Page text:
A perspicacious reader will note that we never actually got anywhere close to the Earth’s mantle with either of these projects. Geologists, geophysicists, and drilling engineers learned much from the attempts, but the fundamental questions about the Earth’s crust and mantle which lead to the two missions remain unanswered. All we know about the Earth’s mantle comes from the reading of various sorts of waves which pass through the Earth—not from direct observation. The only rocks we have seen from the mantle are strange xenoliths which became caught up in esoteric igneous events and traveled as tiny crystals from the mantle to the surface through volcanoes or basaltic flows. Fortunately the world’s scientists are putting together a new mission–the Integrated Ocean Drilling Program (IODP) to try again to reach the Earth’s mantle by penetrating the oceanic crust. This mission is being organized and funded mostly by the Japanese and the NSF (although there are a number of other contributing members and associate members). The Japanese in particular regard it as their premier scientific mission. Hopefully they can use today’s greatly advanced drilling technology to improve on the abortive attempts of the Americans and Soviets to pierce the crust of the planet.

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Living during the communications revolution, it sometimes seems impossible to imagine how quickly the world has changed.  Today is the 50th anniversary of an important step towards the instantly connected world of today:  on July 10, 1962, a Thor-Delta rocket (launched from Cape Canaveral) carried the communication satellite Telstar 1 into orbit.  The satellite was built by collaboration between AT&T, Bell Labs, NASA, the British General Post Office, and the French National Post, Telegraph, and Telecom Office. It was the first satellite ever to relay television, telephone and high-speed data communications.  It was the first time that humans could beam such complicated information across an entire ocean via electromagnetic transmission.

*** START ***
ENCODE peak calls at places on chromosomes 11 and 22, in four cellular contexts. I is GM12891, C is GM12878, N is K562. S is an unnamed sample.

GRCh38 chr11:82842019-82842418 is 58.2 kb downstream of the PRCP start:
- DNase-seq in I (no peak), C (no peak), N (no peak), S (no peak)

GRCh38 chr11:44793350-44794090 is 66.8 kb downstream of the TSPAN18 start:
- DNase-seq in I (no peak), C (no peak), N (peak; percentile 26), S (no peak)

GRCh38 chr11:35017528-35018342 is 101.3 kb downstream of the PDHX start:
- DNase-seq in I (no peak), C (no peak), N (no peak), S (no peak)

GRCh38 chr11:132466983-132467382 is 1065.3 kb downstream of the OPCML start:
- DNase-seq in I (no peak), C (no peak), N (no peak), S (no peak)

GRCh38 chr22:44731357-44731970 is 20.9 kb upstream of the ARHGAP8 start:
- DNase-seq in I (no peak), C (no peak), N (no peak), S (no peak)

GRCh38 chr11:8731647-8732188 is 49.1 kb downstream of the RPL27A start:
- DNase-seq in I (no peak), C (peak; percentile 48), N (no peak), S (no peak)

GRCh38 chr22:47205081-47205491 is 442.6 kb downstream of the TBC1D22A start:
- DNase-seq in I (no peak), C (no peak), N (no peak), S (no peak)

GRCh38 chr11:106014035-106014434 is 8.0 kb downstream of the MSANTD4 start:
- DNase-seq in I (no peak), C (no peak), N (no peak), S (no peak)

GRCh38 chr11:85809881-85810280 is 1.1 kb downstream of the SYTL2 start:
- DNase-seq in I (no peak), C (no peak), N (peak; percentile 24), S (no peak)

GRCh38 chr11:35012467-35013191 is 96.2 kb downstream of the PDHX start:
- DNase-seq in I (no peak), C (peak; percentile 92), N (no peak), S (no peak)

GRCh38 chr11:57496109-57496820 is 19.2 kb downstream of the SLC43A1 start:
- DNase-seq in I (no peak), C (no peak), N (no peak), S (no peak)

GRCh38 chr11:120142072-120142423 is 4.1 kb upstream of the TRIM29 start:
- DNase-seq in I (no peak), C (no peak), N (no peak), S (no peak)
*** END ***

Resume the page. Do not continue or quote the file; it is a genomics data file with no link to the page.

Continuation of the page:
It sort of looks like 2 of R2D2’s heads or a primitive disco ball.

Telstar was tiny and crude by today’s standards.  The entire spacecraft weighed only 77 kg (170 lbs). The power generated by its solar panels was a mighty 14 watts (which is about what is necessary to operate a dim fluorescent nightlight). Since Telstar 1 was in non-geosynchronous orbit, its ability to transmit transatlantic signals was limited to a 20 minutes window during each 2.5 hour world orbit (and because satellite broadcasting stations only existed in England, France, and on the East Coast, the rest of the world didn’t matter) .  Most contemporary telecommunications satellites are in geosynchronous orbit (and stay in place despite the solar wind thanks to thruster burns), but Telstar came in an era before all of that.  The satellite’s first broadcast (on July 23rd) consisted of President John F. Kennedy talking about the dollar’s rapidly appreciating value. The initial broadcast also showed a baseball game, the American flag, Mount Rushmore, and, of course French singer Yves Montand.

Yves Montand (apparently)

Telstar 1 had a brief and memorable life broadcasting one grainy channel of black and white television and relaying perhaps a few hundred phone lines, but it has not been broadcasting since 1963.  High altitude nuclear tests carried out during 1962 supercharged the Van Allen belt and overwhelmed the fragile electronics on the craft.   As of May 2012 Telstar was still in orbit around Earth—presumably it is still up there, circling our planet, simultaneously a communications milestone and a cold war victim.